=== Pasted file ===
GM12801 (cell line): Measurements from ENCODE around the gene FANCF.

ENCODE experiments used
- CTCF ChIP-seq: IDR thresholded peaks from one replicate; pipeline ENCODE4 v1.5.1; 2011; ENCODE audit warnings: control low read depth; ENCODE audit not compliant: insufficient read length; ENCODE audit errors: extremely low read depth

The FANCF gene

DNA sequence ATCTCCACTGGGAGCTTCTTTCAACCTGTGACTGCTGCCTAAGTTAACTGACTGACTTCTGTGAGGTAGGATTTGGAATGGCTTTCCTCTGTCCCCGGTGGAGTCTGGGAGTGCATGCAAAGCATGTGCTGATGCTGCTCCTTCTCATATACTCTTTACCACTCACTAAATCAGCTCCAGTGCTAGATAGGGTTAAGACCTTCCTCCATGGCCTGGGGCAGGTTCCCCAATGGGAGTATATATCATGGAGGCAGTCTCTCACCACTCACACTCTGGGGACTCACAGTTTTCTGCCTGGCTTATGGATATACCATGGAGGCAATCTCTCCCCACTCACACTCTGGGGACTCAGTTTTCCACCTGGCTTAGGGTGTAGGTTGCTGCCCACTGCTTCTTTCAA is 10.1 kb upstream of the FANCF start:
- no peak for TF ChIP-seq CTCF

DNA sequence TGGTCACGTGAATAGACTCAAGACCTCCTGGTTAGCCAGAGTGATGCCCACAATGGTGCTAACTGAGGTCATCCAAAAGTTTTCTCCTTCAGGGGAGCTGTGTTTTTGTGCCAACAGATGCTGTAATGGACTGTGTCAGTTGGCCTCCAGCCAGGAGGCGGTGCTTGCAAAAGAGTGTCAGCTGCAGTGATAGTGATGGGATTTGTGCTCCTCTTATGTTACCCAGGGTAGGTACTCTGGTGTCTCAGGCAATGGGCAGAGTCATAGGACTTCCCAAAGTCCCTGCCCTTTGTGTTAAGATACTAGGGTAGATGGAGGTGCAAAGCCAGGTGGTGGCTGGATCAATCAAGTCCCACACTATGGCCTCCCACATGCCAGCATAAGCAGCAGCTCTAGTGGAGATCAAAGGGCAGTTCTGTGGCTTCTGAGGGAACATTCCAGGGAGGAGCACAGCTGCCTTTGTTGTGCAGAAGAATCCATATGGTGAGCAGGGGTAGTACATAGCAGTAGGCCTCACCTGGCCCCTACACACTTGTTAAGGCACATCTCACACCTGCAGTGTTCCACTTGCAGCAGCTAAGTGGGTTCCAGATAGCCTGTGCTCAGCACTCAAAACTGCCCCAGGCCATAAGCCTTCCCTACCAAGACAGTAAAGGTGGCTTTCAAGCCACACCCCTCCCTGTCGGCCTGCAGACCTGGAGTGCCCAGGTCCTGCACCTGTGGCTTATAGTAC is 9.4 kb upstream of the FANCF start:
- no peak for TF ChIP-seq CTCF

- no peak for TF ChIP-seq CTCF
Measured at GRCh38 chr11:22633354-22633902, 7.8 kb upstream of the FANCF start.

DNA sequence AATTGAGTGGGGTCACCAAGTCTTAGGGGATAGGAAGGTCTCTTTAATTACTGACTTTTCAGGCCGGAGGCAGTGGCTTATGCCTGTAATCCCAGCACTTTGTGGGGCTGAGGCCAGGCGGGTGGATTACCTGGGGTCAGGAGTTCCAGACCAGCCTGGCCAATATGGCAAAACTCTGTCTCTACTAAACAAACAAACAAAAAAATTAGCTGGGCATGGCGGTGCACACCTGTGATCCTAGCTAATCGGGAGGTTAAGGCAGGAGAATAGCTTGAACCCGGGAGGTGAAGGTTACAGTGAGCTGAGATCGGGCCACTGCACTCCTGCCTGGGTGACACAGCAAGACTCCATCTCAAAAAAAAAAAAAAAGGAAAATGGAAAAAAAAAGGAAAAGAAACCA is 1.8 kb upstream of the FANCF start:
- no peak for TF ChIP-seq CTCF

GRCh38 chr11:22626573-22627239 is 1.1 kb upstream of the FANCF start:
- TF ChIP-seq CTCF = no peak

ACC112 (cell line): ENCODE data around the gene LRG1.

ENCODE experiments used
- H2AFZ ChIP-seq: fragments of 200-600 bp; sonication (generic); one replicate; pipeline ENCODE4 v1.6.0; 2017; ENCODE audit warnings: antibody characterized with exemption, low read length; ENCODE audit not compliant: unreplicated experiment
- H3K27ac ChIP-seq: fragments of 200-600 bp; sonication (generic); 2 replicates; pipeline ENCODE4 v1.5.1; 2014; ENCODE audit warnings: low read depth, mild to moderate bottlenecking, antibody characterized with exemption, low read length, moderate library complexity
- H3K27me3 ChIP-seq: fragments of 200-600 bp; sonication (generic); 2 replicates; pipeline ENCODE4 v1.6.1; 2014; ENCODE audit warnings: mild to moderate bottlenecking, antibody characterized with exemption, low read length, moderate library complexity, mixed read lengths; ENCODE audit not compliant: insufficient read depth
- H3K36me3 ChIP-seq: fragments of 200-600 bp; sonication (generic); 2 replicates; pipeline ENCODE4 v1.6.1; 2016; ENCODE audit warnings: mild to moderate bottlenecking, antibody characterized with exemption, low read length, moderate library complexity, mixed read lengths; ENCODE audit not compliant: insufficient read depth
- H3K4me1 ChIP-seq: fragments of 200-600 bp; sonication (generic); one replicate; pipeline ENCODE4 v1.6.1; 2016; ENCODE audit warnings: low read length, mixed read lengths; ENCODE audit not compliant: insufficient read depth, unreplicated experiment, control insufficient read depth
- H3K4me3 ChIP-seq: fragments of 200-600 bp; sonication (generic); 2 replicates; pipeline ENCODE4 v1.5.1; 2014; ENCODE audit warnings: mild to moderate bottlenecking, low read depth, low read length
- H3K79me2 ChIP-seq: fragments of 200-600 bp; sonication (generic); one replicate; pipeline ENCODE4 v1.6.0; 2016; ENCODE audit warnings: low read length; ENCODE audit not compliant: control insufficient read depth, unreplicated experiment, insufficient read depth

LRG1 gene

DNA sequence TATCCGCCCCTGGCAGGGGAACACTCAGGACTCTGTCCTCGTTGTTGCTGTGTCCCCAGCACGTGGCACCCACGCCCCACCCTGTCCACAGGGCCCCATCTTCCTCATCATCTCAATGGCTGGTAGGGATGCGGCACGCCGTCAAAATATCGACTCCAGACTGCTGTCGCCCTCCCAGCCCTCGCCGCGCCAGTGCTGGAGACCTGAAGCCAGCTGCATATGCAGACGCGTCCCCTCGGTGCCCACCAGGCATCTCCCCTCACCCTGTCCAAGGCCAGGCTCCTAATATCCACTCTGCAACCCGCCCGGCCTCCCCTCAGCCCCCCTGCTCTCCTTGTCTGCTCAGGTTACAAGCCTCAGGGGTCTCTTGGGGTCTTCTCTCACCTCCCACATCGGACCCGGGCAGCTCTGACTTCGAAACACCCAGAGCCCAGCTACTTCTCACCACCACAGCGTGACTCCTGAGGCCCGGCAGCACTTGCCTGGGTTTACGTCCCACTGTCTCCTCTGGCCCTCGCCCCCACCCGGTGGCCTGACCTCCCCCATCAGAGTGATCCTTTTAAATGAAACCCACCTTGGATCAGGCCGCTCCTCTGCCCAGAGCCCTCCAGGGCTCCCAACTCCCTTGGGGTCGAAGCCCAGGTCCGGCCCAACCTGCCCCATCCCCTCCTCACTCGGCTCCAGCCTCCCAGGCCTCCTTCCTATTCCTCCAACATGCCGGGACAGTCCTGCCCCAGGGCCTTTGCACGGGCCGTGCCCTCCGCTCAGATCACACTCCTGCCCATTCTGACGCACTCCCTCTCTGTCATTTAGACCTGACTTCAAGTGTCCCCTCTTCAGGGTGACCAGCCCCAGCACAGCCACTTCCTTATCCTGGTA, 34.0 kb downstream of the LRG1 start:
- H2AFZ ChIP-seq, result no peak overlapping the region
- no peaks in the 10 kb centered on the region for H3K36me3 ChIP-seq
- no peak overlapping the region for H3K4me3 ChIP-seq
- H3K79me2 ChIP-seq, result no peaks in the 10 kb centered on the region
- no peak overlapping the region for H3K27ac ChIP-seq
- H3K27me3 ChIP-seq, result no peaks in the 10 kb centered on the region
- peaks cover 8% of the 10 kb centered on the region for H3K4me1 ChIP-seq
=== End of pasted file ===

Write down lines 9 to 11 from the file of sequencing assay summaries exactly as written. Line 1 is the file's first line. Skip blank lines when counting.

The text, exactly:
- no peak for TF ChIP-seq CTCF
Measured at GRCh38 chr11:22633354-22633902, 7.8 kb upstream of the FANCF start.

DNA sequence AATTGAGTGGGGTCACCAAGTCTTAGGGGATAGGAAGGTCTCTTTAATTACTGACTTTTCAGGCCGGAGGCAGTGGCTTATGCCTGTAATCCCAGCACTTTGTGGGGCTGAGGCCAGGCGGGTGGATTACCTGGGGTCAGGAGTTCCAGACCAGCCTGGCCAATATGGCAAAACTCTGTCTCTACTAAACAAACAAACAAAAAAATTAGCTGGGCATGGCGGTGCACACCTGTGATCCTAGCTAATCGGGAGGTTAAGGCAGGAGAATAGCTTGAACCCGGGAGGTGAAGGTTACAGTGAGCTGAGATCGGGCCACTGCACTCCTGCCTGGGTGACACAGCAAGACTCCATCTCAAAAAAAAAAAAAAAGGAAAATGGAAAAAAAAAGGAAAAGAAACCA is 1.8 kb upstream of the FANCF start: